Scott Sicko figured to be an NFL player after putting up some pretty impressive numbers during his college career, with 160 receptions including 22 touchdowns. He had the size and speed to make a pro roster as a solid tight end. Apparently, he simply doesn’t the have the desire.
Sicko spurned multiple offers to join NFL teams as a priority free agent after going undrafted. His reasoning, as he told Albany Times Union:
“If I were to be drafted I would have had more confidence of a much longer career in the NFL. I have to look at my life and decide what will make me the happiest. And the thing that will make me the happiest now and in the long run is to pursue my education.”
Put this is the “things you just don’t see everyday” category.
It sounds crazy, but maybe it isn’t. Sicko has a degree and has aspirations of enrolling in a graduate program to become a professor. He doesn’t have the desire to be a third tight end in goal line situations. Good for him.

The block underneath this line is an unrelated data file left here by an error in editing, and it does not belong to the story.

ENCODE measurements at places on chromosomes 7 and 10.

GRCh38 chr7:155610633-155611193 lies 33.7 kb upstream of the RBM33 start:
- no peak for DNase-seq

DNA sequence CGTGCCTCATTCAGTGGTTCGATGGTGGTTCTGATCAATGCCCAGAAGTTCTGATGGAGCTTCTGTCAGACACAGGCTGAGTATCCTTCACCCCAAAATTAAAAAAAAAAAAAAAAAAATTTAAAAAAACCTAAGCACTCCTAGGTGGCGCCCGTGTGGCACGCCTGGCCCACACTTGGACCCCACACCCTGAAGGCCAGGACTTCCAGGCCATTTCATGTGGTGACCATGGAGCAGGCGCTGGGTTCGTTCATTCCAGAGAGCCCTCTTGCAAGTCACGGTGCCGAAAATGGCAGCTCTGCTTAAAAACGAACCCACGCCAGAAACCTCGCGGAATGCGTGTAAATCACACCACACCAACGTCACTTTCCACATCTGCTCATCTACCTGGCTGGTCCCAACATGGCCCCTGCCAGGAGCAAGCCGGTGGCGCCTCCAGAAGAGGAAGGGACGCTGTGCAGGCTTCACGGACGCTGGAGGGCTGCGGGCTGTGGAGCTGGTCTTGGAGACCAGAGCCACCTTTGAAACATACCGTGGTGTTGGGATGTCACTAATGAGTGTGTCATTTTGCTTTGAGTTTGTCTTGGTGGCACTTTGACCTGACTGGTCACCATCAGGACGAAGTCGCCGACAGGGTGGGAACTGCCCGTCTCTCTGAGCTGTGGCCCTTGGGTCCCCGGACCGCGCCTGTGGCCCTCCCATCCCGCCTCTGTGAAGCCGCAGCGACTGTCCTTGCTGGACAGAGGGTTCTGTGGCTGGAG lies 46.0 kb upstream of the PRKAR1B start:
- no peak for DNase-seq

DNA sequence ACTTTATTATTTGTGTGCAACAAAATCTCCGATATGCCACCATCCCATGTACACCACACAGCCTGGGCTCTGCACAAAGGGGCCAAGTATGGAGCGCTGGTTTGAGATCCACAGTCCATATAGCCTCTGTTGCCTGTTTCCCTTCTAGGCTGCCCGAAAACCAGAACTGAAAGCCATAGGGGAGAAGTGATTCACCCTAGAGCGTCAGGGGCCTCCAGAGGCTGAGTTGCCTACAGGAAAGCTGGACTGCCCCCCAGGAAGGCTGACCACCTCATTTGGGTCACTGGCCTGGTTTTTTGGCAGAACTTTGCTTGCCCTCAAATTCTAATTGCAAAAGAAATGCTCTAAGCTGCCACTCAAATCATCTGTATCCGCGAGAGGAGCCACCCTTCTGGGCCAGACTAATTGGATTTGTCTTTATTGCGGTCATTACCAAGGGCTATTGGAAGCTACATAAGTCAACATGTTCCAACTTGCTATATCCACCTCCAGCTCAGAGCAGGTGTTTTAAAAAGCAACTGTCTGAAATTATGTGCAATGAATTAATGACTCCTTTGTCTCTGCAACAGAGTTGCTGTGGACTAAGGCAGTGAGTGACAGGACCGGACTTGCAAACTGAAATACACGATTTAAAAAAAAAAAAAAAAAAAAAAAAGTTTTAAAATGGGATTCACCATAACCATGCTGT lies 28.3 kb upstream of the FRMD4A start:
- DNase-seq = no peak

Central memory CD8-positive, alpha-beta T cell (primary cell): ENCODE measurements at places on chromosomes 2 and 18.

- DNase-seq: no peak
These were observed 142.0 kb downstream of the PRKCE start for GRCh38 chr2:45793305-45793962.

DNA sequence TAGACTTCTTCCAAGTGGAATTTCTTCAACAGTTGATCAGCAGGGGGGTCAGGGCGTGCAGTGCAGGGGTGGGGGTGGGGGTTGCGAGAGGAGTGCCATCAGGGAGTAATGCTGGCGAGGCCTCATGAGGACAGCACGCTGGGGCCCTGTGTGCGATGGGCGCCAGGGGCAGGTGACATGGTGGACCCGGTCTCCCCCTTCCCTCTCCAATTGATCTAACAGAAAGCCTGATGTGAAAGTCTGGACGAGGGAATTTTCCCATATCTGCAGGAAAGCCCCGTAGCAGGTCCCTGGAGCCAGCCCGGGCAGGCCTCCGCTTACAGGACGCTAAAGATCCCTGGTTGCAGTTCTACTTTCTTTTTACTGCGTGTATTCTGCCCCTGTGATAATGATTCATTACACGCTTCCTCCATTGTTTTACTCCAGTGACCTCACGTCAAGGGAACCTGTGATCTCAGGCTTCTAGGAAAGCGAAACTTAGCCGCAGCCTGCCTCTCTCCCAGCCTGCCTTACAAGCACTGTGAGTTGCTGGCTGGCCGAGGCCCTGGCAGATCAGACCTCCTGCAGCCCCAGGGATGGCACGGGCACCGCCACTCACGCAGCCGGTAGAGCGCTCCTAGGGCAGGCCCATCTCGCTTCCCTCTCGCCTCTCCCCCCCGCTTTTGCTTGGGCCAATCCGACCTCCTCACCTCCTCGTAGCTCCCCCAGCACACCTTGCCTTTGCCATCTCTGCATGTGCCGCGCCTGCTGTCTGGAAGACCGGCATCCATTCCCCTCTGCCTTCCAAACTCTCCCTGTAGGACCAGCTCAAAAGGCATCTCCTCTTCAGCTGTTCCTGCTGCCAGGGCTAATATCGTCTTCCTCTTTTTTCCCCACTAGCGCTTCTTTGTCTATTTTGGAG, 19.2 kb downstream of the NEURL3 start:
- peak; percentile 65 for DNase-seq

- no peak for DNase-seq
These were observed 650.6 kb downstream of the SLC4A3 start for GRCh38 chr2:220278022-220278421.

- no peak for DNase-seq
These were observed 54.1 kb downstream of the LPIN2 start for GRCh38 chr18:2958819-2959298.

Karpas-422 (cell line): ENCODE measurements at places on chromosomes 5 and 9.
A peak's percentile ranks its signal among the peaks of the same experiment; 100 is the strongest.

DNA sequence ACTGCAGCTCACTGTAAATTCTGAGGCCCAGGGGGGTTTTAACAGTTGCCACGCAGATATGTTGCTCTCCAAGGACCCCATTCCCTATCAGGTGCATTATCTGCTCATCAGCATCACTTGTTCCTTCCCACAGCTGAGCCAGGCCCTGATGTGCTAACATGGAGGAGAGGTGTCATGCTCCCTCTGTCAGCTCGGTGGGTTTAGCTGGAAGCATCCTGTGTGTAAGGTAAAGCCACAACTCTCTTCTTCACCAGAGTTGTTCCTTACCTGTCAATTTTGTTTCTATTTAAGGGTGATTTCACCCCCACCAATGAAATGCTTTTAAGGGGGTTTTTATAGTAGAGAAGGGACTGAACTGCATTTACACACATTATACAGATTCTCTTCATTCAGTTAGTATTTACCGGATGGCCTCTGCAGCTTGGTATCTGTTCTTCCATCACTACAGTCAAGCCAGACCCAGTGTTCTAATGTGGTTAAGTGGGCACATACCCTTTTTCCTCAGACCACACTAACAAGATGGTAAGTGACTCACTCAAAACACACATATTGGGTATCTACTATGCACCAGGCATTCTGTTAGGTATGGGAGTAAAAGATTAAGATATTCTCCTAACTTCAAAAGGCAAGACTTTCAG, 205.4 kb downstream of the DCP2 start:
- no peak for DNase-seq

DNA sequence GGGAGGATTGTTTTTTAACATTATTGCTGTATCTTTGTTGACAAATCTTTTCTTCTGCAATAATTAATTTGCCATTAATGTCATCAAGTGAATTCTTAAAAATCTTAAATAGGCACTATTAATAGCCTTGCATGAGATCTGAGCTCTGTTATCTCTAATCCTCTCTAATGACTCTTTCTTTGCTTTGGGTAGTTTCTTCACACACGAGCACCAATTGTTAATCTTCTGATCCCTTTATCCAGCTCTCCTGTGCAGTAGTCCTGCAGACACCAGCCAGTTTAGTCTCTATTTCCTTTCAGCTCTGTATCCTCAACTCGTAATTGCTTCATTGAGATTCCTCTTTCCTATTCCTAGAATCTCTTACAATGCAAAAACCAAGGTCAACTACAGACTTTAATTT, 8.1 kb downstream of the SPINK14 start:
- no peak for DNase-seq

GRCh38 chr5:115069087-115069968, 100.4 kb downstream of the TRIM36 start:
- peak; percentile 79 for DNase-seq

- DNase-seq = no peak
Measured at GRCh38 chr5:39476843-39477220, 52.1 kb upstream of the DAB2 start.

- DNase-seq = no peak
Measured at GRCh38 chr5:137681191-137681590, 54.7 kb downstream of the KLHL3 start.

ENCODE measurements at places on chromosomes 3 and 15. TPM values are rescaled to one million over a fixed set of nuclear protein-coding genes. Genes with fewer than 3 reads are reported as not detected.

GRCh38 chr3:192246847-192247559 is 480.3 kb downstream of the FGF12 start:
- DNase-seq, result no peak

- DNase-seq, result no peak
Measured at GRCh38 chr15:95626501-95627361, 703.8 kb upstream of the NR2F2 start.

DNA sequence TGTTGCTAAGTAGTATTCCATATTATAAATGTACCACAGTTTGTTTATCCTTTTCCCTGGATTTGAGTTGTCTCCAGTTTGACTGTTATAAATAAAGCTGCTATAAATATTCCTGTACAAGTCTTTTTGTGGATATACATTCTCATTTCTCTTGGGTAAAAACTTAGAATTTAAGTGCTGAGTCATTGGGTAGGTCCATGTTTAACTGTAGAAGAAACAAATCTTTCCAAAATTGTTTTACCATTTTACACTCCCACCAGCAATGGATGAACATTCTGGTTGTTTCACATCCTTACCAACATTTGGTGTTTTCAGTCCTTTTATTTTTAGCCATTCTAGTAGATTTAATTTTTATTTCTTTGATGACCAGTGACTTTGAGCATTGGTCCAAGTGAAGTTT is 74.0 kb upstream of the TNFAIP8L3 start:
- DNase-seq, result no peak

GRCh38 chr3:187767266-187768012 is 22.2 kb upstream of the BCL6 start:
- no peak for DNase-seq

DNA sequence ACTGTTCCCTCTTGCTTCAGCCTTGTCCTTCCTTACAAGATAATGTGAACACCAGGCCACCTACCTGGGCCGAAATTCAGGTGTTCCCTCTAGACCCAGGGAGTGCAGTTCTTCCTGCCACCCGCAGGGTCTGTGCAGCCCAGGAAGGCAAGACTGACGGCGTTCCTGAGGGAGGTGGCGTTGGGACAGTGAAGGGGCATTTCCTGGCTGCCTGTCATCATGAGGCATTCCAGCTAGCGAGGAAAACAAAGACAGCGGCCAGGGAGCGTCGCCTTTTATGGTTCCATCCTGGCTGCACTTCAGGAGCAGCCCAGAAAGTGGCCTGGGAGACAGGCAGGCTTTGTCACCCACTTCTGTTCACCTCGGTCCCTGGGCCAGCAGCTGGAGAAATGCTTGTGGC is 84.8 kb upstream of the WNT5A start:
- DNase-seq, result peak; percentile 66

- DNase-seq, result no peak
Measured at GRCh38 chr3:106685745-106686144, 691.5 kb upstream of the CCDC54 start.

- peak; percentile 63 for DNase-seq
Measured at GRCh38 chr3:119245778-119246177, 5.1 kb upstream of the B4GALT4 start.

However, the logic behind the decision seems a bit odd. Undrafted free agents have just as good of a shot to make a roster as fifth, sixth, and seventh round picks. That’s just the reality. It can even be argued that having a choice of teams, as Sicko had with the Eagles, Cowboys, and Jets among others, gives an undrafted player the flexibility to put himself in the most favorable position to make an NFL roster.
It’s actually surprising this sort of thing doesn’t happen more often. Just imagine if Tim Tebow decided he would prefer to help the starving children in Nigeria instead of spending hours refining his throwing motion. Such a move would create shock, confusion, and outrage.
Although it’s fun to picture him living in a tent and throwing his patented jump-passes to young children, Tebow probably isn’t the best example. Many of the late round and free agent players will spend thousands of hours training just to make practice squads, only to be released and look for work elsewhere. The money is good, but is it really worth the hours and moving all around the country? Maybe, but it would be nice to have an alternative career choice–like becoming a History professor.
It might not be the coolest thing to do, but Sicko might have made the smartest decision of any borderline NFL prospect in a long, long time.